Interfaith Approach Benefits Two International Peacemaking Students

Yakubu Jakada of Nigeria and Pursenla Ozukum of India, students in Hartford Seminary's International Peacemaking Program (IPP), are both first-time visitors to the United States. Both are also intent upon building their skills in interfaith dialogue through the IPP program.

Most important for Yakubu – a Baptist – is the chance to learn about Islam directly from Muslim instructors. In Nigeria, where he teaches at the Baptist Theological Seminary in Kaduna, Muslims do not teach Christians about their religion, he said.

“The interaction here is quite appreciable,” Yakubu said. “I’m learning a lot of practical skills on interfaith dialogue.”

Those skills, he said, will not only benefit his pastoral work but will expand to his students at the seminary.

“In teaching, you multiply yourself,” he said. “The impact of the seminary will be more than what I’m doing alone.”

Yakubu’s roommate at Hartford Seminary is a Muslim from Egypt, and he enjoys that part of his cross-cultural experience.

“Even though we are both from Africa, we are of different backgrounds,” he said.

Yakubu admits, though, that he hasn’t adjusted to an American diet. Shortly after arriving in Hartford for the fall semester, he found a store within walking distance that sells African groceries.

“I’ve been eating African foods as if I’m in Nigeria,” he said.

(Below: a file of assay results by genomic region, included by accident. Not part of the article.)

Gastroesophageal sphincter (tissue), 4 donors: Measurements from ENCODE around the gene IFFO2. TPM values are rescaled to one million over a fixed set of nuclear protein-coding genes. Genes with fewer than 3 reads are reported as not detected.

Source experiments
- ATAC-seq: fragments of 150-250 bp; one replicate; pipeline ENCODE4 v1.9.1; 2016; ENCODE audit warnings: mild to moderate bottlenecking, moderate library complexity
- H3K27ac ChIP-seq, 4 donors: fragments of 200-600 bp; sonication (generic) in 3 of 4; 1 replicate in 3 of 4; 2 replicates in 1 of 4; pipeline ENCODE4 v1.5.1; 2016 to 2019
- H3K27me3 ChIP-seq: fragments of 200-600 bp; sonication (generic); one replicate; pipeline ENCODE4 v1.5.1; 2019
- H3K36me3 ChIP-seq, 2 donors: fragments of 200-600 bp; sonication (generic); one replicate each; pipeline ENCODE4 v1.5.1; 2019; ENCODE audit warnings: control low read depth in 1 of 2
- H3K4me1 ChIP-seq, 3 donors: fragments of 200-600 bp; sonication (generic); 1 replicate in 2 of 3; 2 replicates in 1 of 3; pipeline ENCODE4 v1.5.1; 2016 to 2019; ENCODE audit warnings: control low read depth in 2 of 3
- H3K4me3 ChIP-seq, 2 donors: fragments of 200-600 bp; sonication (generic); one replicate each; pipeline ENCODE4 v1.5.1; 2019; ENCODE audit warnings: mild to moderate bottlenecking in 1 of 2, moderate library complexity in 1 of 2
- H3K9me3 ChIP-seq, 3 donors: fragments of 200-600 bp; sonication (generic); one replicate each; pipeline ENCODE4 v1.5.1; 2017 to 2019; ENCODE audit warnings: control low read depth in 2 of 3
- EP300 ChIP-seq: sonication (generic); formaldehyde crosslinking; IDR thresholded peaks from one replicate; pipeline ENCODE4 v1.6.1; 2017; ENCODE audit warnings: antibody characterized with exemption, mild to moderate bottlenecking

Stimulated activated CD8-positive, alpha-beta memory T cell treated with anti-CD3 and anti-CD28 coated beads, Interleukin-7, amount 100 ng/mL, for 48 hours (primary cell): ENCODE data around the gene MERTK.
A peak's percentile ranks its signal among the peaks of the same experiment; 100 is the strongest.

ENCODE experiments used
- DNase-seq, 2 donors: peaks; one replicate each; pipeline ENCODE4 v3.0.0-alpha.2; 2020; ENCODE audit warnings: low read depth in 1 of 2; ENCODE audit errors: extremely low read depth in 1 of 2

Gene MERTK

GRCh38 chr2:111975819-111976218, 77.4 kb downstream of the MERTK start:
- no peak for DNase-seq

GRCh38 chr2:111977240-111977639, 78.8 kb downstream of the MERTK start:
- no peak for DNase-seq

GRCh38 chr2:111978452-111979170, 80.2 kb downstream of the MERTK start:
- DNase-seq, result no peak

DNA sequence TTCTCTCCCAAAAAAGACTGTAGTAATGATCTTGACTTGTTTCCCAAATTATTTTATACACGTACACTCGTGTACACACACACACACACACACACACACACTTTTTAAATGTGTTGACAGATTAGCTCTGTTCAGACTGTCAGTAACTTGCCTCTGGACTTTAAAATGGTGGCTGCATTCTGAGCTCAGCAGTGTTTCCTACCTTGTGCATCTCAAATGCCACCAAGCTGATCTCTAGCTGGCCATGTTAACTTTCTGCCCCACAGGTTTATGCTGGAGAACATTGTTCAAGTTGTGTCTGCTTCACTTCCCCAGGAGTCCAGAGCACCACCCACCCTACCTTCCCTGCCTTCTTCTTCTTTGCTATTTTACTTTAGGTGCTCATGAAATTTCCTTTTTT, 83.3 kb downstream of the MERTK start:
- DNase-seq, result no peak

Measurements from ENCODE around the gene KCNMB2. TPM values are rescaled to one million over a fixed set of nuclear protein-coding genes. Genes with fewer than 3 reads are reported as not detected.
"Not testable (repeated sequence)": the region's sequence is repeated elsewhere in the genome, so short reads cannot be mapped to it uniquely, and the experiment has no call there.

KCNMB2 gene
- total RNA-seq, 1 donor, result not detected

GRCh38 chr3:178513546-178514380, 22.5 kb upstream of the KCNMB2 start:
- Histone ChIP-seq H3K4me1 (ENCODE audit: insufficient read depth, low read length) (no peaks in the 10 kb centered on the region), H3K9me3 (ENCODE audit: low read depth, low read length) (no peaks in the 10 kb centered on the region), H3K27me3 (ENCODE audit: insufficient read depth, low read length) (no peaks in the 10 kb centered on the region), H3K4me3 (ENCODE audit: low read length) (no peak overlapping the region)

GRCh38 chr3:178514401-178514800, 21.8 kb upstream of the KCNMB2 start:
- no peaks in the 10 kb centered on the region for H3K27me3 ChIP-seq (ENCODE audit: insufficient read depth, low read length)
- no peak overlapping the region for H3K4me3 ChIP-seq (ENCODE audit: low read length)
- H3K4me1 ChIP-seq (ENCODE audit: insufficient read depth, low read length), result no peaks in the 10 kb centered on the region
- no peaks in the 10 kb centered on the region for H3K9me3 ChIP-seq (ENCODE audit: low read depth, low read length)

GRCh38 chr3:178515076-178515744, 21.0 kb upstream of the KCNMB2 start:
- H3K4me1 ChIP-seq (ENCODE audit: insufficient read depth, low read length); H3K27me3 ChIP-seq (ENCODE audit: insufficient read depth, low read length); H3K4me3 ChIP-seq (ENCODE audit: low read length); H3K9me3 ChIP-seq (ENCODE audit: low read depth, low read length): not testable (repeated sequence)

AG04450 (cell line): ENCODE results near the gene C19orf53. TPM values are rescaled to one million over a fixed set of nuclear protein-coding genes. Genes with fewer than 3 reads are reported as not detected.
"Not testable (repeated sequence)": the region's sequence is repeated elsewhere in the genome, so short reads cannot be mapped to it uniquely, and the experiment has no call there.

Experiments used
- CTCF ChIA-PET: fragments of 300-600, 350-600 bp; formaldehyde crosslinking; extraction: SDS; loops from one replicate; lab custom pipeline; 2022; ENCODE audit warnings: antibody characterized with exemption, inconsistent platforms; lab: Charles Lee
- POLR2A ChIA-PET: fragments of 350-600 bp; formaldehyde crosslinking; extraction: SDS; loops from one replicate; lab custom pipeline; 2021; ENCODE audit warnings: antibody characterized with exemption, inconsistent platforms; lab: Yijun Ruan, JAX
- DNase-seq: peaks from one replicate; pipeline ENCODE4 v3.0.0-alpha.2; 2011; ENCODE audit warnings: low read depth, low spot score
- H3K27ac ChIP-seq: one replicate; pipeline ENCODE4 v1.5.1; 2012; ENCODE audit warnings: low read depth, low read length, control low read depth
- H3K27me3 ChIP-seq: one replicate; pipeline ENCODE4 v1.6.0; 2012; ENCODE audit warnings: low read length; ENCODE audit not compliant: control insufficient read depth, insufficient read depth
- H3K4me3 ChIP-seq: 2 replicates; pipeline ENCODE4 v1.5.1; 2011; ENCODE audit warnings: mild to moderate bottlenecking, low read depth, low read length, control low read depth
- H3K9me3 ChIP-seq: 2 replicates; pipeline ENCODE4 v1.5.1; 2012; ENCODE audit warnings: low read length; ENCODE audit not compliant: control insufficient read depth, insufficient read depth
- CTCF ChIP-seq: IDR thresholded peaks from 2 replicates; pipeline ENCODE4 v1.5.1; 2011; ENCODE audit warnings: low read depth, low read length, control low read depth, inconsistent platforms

Pursenla’s journey to the U.S. had a bit of a rocky start when she had to sleep overnight at JFK Airport because of a delay in getting through customs. Despite that, she finds that “the people here are very welcoming and very friendly.”

In Pursenla’s politically troubled home region of Nagaland, which is mainly Christian, people of different faiths rarely interact. Also a Baptist, Pursenla first met Muslims and Hindus when she did post-graduate work in Islamic Studies after getting her bachelor's degree from Clark Theological College.

“That’s when I was challenged to get beyond my comfort zone,” she said.

At Hartford Seminary, Pursenla — who also has a master's degree from the North India Institute of Theological Studies — has the opportunity to study outside of India on a campus with many non-Christians. When she returns to India after her year as an IPP student, she hopes to work at a seminary there to “impart what was learned in Hartford.”

“We are so much aware of peacebuilding and the need for dialogue,” she said.

Hartford Seminary began the International Peacemaking Program (IPP) in 2004, recognizing the need for skilled peacemakers in many countries with which the Seminary has connections, as well as the unique leadership training that could be provided here. The program, which is supported by donors, provides a full one-year scholarship for students who are selected to participate.

The IPP is for Christians, Muslims or Jews who live in overseas areas where there is interreligious conflict. Students in the International Peacemaking Program spend an academic year studying interfaith dialogue and leadership skills that also includes an emphasis on public engagement and public speaking skills. In addition to their formal studies, students are embedded in a local faith community where they experience American religious culture firsthand.

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